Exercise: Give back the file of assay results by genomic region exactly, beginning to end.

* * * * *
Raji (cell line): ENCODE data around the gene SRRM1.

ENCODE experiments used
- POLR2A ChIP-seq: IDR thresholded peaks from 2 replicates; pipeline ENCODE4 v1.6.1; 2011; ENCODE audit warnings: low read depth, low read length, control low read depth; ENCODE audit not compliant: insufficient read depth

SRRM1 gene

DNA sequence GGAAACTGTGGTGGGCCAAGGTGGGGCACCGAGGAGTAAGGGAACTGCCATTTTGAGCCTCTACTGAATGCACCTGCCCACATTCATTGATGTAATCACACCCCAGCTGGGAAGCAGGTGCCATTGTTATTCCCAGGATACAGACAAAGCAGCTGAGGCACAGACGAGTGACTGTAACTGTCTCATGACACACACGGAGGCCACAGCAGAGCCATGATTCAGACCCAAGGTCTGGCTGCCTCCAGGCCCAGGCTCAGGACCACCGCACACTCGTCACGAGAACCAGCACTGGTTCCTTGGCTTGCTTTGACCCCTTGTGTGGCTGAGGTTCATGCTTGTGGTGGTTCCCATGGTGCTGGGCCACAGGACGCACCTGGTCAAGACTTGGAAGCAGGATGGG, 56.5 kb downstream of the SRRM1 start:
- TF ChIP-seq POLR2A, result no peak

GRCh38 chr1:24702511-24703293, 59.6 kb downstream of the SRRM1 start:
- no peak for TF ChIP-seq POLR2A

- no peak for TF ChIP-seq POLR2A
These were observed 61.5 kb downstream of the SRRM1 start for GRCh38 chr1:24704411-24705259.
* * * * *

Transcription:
Raji (cell line): ENCODE data around the gene SRRM1.

ENCODE experiments used
- POLR2A ChIP-seq: IDR thresholded peaks from 2 replicates; pipeline ENCODE4 v1.6.1; 2011; ENCODE audit warnings: low read depth, low read length, control low read depth; ENCODE audit not compliant: insufficient read depth

SRRM1 gene

DNA sequence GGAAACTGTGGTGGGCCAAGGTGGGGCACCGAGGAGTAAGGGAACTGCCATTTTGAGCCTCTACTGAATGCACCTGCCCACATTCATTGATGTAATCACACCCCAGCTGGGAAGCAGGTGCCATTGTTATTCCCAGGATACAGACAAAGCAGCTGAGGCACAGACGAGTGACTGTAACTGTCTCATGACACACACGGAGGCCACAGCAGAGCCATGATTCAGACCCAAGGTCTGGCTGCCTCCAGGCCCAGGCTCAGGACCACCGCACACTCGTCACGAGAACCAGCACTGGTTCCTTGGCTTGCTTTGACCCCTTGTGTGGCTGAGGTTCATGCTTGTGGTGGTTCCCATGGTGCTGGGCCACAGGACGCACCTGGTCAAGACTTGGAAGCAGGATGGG, 56.5 kb downstream of the SRRM1 start:
- TF ChIP-seq POLR2A, result no peak

GRCh38 chr1:24702511-24703293, 59.6 kb downstream of the SRRM1 start:
- no peak for TF ChIP-seq POLR2A

- no peak for TF ChIP-seq POLR2A
These were observed 61.5 kb downstream of the SRRM1 start for GRCh38 chr1:24704411-24705259.